To be too modest is as harmful as any other aspect that is taken to the extreme. The key is in that “too much”. By that word, the great virtues can become defects and the great pleasures can be transformed into tortures. The excess almost always leads to distort the nature of things.
Modesty is a great virtue, which is related to important human values such as simplicity, humility and temperance. It is the opposite of vanity and conceit, those two traits that have won so much ground in today’s world. Who is modest does not need, nor wants, to boast of something. But who is too modest reaches the point of minimizing his achievements and his qualities.
Although excessive haughtiness generates antipathy and raises a barrier with others, excessive modesty does not lead to healthy relationships, either with others or with oneself. Whoever detracts from what he is and what he does can obtain certain benefits, but instead loses the possibility of reaffirming himself and obtaining the recognition he deserves.
“Modesty is to merit what shadows to the figure of a painting: gives it vigor and relief.”
-Jean de la Bruyere-
Being too modest: a face of inhibition
It is true that being too modest facilitates some aspects of social relationships. Who behaves in this way is perceived as harmless and this prevents jealousy, envy and confrontation. In today’s world there are many individuals who are excessively competitive. In fact, social networks have made us even more competitive. Someone who is very modest manages to avoid these tensions.
Those who feel sure of themselves do not need to show or boast or obtain the recognition of others. That is why he can be modest in a natural and spontaneous way. Now, with someone who seeks to be too modest, something different happens. Theirs is no longer just not being smug, but also seeks to hide, reduce, and even invisible.
It could be said then that excessive modesty is not a sign of humility, but of inhibition. It is feared to the reactions of others and one way to deal with it is by mimicking, preventing being seen. It is as if one does not have the right to be equivalent or better than the others in some aspect. In one way or another, it represents a feeling of shame in front of oneself.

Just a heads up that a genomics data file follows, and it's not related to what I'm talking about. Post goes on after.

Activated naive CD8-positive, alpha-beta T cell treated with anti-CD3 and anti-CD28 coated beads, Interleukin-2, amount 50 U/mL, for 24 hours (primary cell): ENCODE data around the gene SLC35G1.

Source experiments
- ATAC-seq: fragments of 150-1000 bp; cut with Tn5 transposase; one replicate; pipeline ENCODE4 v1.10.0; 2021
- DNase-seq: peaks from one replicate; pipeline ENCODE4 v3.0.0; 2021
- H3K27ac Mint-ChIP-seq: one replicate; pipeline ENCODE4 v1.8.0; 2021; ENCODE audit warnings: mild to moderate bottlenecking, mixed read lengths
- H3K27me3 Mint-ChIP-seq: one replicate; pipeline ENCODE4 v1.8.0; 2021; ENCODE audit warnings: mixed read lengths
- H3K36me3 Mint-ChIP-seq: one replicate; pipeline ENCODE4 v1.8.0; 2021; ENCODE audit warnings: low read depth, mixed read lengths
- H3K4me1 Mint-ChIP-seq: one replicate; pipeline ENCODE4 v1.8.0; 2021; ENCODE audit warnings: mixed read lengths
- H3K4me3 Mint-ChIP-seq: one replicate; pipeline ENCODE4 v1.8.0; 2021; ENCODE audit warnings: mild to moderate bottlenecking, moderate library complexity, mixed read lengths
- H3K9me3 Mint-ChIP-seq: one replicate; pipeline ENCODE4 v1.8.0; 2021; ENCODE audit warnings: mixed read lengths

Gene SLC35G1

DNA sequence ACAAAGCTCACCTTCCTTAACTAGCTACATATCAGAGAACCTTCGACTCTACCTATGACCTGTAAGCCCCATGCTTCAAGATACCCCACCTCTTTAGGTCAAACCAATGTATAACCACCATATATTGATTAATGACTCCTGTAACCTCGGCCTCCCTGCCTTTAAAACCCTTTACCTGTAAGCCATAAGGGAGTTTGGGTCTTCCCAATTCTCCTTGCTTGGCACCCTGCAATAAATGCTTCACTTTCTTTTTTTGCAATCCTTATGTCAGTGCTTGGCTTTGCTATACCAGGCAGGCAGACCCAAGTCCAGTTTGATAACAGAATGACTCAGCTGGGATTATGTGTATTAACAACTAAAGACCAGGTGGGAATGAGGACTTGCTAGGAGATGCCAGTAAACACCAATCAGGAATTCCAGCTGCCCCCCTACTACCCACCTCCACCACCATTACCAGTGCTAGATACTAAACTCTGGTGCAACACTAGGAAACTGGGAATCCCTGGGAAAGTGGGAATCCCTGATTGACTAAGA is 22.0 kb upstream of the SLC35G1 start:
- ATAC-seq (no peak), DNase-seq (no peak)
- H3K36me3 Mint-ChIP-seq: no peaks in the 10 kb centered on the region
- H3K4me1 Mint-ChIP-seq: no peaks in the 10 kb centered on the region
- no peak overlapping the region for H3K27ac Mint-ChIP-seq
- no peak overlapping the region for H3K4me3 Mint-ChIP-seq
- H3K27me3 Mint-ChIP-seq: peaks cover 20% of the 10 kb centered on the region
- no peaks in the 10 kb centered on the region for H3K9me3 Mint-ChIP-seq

Pride is not superb
Pride is often confused with pride, but in reality it is two very different realities. Pride speaks of an exalted self-love. Pride is related more to wounded self-love. Self-love is the result of self-acceptance and self-assessment. In turn, pride is born when, based on that reality, we achieve an achievement that increases even more that feeling of being comfortable with what we are.
Pride, on the other hand, is basically an imposture. Seek recognition and exaltation that comes from others. Establish a distance that allows you to feel superior and, thanks to this, improve the opinion you have of yourself. Haughtiness thwarts achievements, instead of sharing them. There is something bitter in its essence and it is not filled with anything.
That arrogance is, therefore, an attempt to compensate for the lack of self-love. It is usually artificial and aggressive. If others do not recognize the value of the proud, he feels deeply frustrated. He does not show himself capable of qualifying himself, regardless of what others think.
Pride is needed
Modesty and pride are not far from each other. These realities are not excluded, but, on the contrary, they complement each other. A person can feel proud of what he is, of his achievements and, even so, remain in a position of modesty as well. It means not bragging, or trying to get the admiration or recognition of others, but neither minimizing or invisibilizing.
Being too modest, or arrogant, disproportionate importance is attached to the gaze of others. In the first case, because he is feared and because a feeling of shame and inability to face his eyes prevails. In the second case, because there is interest in prevailing over others. Haughtiness needs to be compared, won and made very visible to others.
Feeling proud of what we are and achieve is positive and healthy. Everything that costs us work andwe pray, deserves the recognition of ourselves. It is also good to share it with others, as we might share a sadness or a defeat. The opinion of others has taken on an unusual importance. The most advisable thing is not to allow ourselves to be invaded by this and to convert our own criteria into the yardstick with which we measure ourselves.